Bitcoin About to See an ‘Avalanche of Institutional Investors,’ Says Scaramucci

The former White House communications director’s hedge fund launched a Bitcoin fund. 

The latest hedge fund leader to enter the fray for crypto? Anthony Scaramucci, whose hedge fund SkyBridge Capital launched a Bitcoin fund on Monday, even as some investors worry pricing for the digital currency is topping out. 

Bitcoin dipped 6% during Monday trading, even briefly falling below $30,000, after a weekend rally. Still, the short-term volatility is not enough to dampen Scaramucci’s enthusiasm for the asset class, which the investor recently said is still in “early innings” and could even increase two or three times in value. 

“We could be at the precursor of an avalanche of institutional investors heading in, not wanting to put it on their balance sheets in 2020, but orders indicating and orders building up from a large swath of institutions in the first quarter of 2021,” Scaramucci told CNBC last month. “I think that’s the more likely scenario. 

“You’re about to see that wave of early adoption by the institutional community,” he continued. “I’d like to get our investors involved before that goes into full throttle.” 

The hedge fund leader expects SkyBridge-managed portfolios will target a roughly 5% allocation to the digital asset, which the firm believes will meaningfully enhance returns while only somewhat increasing volatility. SkyBridge and its affiliates have invested $25.3 million to launch the SkyBridge Bitcoin Fund. It also initiated a $310 million position into Bitcoin funds during the past two months.

It’s clear why Scaramucci is dipping into the volatile asset class: If there was one currency that benefited from 2020, it would have to be Bitcoin. Last year, the price of Bitcoin reached all-time highs, currently trading at $32,000 even after its Monday dip, up 330% from roughly $7,300 this time last year, according to CoinDesk. 

Over the life of the digital currency, the price of one bitcoin has roughly doubled from what it was in 2017, when the virtual currency was trading at about $17,400 per coin, before it crashed and set tongues wagging in what some investors derided as a clear bubble. 

But investors at SkyBridge believe the digital currency, uncorrelated to monetary inflation and sovereign currency debasement, will work as an effective safe haven—even better than gold.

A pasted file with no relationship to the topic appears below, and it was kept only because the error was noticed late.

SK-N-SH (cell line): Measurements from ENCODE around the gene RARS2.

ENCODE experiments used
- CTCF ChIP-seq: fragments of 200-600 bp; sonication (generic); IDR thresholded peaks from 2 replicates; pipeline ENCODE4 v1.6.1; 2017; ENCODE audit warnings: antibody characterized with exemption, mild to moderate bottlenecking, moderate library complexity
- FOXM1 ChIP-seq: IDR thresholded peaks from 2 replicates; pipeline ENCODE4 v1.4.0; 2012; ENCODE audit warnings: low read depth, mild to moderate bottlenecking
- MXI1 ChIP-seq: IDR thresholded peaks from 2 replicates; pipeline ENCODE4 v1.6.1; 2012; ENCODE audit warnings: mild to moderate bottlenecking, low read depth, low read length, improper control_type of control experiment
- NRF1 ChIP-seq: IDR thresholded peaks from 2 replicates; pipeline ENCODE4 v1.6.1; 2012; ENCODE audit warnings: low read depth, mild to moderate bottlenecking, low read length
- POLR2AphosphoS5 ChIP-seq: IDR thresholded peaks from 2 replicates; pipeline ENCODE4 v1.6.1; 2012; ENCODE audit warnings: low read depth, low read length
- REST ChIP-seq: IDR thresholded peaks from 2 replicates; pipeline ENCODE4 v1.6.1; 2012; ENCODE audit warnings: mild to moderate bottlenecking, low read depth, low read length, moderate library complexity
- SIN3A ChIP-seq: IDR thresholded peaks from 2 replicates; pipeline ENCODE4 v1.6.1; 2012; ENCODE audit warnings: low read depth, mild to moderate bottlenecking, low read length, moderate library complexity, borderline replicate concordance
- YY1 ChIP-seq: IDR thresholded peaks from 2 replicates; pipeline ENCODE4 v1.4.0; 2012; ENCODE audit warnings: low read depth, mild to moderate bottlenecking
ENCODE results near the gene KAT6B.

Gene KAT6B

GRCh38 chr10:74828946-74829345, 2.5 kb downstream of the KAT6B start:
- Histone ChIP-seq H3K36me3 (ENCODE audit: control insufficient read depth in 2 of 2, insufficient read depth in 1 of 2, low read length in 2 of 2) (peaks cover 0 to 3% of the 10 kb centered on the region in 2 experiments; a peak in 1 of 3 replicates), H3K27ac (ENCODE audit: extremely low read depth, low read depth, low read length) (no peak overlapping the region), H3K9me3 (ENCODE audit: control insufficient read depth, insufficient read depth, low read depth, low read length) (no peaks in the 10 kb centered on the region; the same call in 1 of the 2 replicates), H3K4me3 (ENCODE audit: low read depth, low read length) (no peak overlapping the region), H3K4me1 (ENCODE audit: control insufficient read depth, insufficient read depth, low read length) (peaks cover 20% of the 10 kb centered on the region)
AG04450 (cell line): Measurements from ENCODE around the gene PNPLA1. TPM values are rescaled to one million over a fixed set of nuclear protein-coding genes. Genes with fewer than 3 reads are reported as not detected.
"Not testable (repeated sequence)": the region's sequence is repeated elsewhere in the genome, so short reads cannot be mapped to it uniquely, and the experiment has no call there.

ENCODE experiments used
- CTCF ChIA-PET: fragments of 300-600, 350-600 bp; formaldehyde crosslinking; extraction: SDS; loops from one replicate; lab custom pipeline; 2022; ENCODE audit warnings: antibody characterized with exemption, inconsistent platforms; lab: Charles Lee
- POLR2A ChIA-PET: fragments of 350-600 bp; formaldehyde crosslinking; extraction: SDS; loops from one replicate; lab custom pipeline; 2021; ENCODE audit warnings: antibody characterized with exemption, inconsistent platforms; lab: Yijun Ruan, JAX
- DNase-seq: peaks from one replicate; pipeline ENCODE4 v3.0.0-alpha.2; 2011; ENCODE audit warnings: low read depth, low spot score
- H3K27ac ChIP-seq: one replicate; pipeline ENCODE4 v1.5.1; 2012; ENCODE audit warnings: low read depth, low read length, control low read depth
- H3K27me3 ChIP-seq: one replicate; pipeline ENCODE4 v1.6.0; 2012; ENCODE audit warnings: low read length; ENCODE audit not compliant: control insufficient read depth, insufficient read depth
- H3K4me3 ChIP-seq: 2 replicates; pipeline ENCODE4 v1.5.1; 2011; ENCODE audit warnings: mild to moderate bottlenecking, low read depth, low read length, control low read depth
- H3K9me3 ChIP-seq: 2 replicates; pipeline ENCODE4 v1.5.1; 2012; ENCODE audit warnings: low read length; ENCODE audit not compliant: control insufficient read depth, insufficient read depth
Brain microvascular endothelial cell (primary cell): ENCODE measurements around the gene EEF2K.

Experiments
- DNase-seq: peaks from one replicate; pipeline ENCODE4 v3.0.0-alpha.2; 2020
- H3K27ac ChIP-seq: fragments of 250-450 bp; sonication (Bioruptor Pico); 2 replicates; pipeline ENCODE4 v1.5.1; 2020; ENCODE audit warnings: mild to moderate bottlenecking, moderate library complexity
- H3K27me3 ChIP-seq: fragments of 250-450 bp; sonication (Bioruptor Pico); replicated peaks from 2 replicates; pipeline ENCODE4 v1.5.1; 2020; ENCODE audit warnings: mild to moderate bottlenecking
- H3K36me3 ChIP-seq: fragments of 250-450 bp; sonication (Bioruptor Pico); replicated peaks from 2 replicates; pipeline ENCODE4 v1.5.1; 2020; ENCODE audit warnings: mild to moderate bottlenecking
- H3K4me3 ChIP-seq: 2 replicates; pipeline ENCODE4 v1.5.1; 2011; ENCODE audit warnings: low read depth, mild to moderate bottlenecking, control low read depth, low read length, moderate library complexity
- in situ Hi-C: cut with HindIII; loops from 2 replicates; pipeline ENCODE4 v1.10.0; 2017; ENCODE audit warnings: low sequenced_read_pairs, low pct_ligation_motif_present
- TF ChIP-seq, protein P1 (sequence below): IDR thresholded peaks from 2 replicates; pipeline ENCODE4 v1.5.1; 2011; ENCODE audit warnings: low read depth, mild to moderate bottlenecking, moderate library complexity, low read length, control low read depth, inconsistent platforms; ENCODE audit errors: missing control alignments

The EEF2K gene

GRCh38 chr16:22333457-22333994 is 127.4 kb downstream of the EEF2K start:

“After careful consideration, we concluded that, in 2020, taking a small but still meaningful position in the dominant digital currency, Bitcoin, is the superior approach to gold ownership,” said a white paper put forth last month by Troy A. Gayeski, partner and co-chief investment officer at SkyBridge Capital. 

“Bitcoin,” he contended, “provides an opportunity to generate outsized returns over the coming years as it is embraced by a larger share of the investment community as a store of value. Further, it serves an effective hedge against rampant debt issuance and currency debasement.” 

There are other advantages: Because it has a limited quantity, thanks to a recent and ongoing halving of the supply, there is a more knowable amount of Bitcoin than gold, which actually increase in supply every year, thanks to ongoing mining. Limiting supply while governments are pumping cash into the economy has made the digital currency even more attractive. 

There are also challenges: Bitcoin may have a hold on nearly two-thirds of the entire cryptocurrency market, but investors worry a sovereign cryptocurrency will eventually replace the decentralized currency. Investors at SkyBridge are unconcerned, arguing that the value of Bitcoin lies in its worth as a safe haven, instead of as a currency for exchanging for goods. Meanwhile, digital assets from sovereign governments could also be subject to debasement, a global trend. 

Other influential investors have thrown their weight behind the digital asset, including Stanley Druckenmiller and Paul Tudor Jones, the hedge fund leader who last year called the volatile currency “the fastest horse.” Endowments at Columbia, Harvard, and Yale have also entered the fray.

The SkyBridge Bitcoin Fund will charge a 75-basis point (bp) management fee, no incentive fee, and will require a minimum $50,000 investment from accredited investors. 

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